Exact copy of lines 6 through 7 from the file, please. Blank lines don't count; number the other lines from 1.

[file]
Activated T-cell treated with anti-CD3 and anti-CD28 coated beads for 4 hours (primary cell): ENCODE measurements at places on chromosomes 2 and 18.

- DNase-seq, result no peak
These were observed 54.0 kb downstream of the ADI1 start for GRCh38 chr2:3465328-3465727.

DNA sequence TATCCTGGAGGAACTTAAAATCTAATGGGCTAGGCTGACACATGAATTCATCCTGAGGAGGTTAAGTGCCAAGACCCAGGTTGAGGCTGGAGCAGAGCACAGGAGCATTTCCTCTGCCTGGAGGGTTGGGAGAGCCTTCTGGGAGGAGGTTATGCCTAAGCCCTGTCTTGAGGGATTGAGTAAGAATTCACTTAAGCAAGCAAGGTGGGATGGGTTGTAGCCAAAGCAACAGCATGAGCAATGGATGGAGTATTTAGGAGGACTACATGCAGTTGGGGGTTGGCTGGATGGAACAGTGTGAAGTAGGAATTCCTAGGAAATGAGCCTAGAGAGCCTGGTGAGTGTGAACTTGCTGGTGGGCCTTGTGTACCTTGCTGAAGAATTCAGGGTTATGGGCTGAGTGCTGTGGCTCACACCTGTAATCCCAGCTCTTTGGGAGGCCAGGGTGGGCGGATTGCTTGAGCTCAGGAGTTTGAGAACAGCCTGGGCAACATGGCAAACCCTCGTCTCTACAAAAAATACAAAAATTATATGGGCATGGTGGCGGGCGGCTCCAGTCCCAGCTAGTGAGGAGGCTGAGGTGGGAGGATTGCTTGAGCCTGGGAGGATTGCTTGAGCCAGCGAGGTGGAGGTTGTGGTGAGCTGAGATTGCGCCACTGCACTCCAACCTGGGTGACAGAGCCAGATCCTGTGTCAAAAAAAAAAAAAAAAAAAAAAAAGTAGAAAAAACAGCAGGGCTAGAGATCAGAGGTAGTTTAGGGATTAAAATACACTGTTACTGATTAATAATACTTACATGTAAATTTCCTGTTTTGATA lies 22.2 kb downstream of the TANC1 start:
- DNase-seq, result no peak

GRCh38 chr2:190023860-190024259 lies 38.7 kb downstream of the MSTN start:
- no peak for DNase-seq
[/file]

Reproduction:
GRCh38 chr2:190023860-190024259 lies 38.7 kb downstream of the MSTN start:
- no peak for DNase-seq